The Community-Infrastructure-Levy - round table meetingPresentation Transcript
The Community Infrastructure Levy
Round Table Meeting
Judith Damerell and Leo Stevens
20 November 2013
Community Infrastructure Levy
• Its role as a funding stream for infrastructure
CIL – political & intended purpose
• The purpose of the Community Infrastructure Levy (“CIL”) is to support
• It is intended that the CIL will establish “a better way to increase
investment in vital infrastructure” (and note that the CIL Final Impact
Assessment, CLG, February 2010 revealed that only 6% of planning
permissions involved S106 contributions).
Previous and (in places) ongoing mechanism – S106 Town and Country Planning Act
Latest of many attempts to deal with the difficulties the development industry
encounters (seemingly) with the negotiation by and approach of local planning
authorities (LPAs) to planning agreements.
Baroness Andrews stated during the Planning Bill’s passage through the Lords that “the
CIL is a generalised charge ... Unlike planning obligations under Section 106, CIL
loosens the relationship between an individual development and the size of its
contribution to fund infrastructure, because it is an averaged cost distributed evenly
across a number of developments. The amount of CIL to be paid in a specific case
would not be calculated on the basis of the specific need for infrastructure.”
CIL - The basics
• The Planning Act 2008 (ss 205–225) introduced CIL.
• The CIL Regulations 2010 (2010/948) took effect in April
• Subsequent CIL (Amendment) Regulations in 2011
(2011/987), 2012 (2012/2975) and 2013 (2013/982).
• CIL Reforms Consultation April 2013 – outcome
• The Mayor of London’s CIL applies to developments
granted planning permission from April 2012.
CIL – the basics (continued)
• Every charging authority (in essence, the LPA or the
London Mayor) must prepare a charging schedule. CIL is
only payable if planning permission for a scheme is given
after the relevant authority has implemented the CIL
regime by adopting its charging schedule. If the planning
permission is not implemented, no CIL will be payable.
Redbridge Council’s estimation is that one fifth of the
permissions it gives are not implemented.
CIL - the basics (continued)
• Liability arises on construction of new building or extension of an
existing one. Is a “tax” on net increase in floor space of new
developments – but floor space in existing buildings may be caught if
they have not been used for some time.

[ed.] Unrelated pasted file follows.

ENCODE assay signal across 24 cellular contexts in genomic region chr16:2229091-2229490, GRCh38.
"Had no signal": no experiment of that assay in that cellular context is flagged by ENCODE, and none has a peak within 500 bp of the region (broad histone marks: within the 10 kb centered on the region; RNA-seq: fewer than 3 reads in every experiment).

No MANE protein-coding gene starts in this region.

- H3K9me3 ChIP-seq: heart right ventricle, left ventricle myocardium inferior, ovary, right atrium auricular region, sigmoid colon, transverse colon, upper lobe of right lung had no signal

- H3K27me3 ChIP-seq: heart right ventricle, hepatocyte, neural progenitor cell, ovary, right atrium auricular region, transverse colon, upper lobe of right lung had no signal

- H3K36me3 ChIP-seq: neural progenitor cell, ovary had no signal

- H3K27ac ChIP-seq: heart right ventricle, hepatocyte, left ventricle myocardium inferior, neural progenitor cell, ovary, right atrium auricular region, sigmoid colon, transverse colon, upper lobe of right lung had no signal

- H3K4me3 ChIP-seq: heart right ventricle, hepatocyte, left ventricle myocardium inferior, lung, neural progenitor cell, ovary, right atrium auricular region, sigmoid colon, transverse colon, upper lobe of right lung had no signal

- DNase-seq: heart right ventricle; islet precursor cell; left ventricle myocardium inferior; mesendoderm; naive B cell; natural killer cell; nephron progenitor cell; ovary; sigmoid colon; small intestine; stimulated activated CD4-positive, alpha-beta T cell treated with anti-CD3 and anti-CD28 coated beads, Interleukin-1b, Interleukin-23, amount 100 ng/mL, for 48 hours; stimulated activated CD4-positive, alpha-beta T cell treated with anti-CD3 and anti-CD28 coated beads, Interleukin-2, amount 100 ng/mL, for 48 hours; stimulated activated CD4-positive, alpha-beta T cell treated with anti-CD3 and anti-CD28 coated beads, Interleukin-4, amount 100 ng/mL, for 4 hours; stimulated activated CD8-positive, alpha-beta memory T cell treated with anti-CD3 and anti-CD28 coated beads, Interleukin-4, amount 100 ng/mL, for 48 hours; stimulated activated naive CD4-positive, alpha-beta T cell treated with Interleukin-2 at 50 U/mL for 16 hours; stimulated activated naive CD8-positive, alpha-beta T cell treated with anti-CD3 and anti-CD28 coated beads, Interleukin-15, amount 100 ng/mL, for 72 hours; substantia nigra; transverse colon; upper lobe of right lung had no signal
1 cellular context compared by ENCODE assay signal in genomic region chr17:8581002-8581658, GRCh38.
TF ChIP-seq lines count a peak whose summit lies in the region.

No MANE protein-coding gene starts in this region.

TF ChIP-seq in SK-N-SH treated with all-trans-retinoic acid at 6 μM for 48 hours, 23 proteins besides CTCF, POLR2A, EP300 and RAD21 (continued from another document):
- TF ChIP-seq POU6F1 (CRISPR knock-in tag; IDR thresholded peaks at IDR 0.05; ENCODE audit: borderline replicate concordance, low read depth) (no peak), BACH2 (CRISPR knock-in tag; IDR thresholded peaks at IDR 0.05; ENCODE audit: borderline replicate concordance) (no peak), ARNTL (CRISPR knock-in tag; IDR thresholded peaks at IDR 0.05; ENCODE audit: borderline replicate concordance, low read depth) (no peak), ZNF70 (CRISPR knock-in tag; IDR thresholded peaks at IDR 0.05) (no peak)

• Imposition of CIL is not limited to circumstances where a S106
obligation would otherwise be required.
• Non – negotiable (so development industry now realising it has a role in
collaborating in and scrutinizing the CIL setting process).
• If an outline permission permits development to be implemented in
phases, every phase will be treated as a separate chargeable
• 21 authorities now have charging schedules in force
• Jury is out on benefits, in terms of the regime being fairer, clearer and
• Many authorities have adopted charging schedules, but a wide variety of
approaches is emerging – flat rates (Redbridge Council) versus a range
(Poole Council), for example. Some authorities have different rates
depending on the use (e.g. residential or commercial - Southampton
• Front runners have shown the need for vigilance. Examiner at Newark
and Sherwood Council CIL examination rejected differential rates for
“large” and “small” retail units without a very clear viability justification
about such rates (otherwise one retail type is favoured over another).
Charging schedules and the
• CIL allows development gain to be captured and applied
• However, the appropriate balance creates a difficulty – CIL
set too high may create viability and/or landbanking issues.
A CIL set too low will not assist in bringing schemes
forward as they will be constrained by the lack of funding
for essential local infrastructure
Flexibility of CIL operation for
• raised within one area but paid to bodies outside of it
• restrictions on projects identified in charging schedules?
• pooled contributions
• administratively self-financing
CIL - Areas of concern
• Overlap with S106 Agreements – legal issues re
Regulation 122 and the Town and Country Planning Act
1990 section 70
• Interested parties – eg: Arts Council April 2012 - The
Community Infrastructure Levy: advice note for culture,
arts and planning professionals
“This note explains how the needs for cultural and arts
infrastructure in association with new development can be
established and fed into the Community Infrastructure Levy
CIL - Areas of concern (cont.)
• Describing infrastructure as direct site infrastructure to
enhance development scheme – promote it through S106
Agreement to avoid Regulation 122 difficulties?
• S106 Agreements therefore survive – authorities creating
clear policy justification for site specific mitigation and nonCIL contributions (eg: for employment and training)
Areas of concern (cont.)
• Grampian conditions imposed which do not match
authority’s infrastructure delivery programme timetable.
• Where is the comfort that the infrastructure will actually be
CIL - Mayor of London
• Mayor of London CIL in effect for London planning
permissions issued on or after 1 April 2012
• It is intended to raise £300 million towards the delivery
• Charges are based on the size and type of the new
development and individual London Councils fall within
particular charging zone bands
• Viability – Inspector concluded that marginal schemes
may be at risk but London’s CIL only a “very small part”
of overall cost of development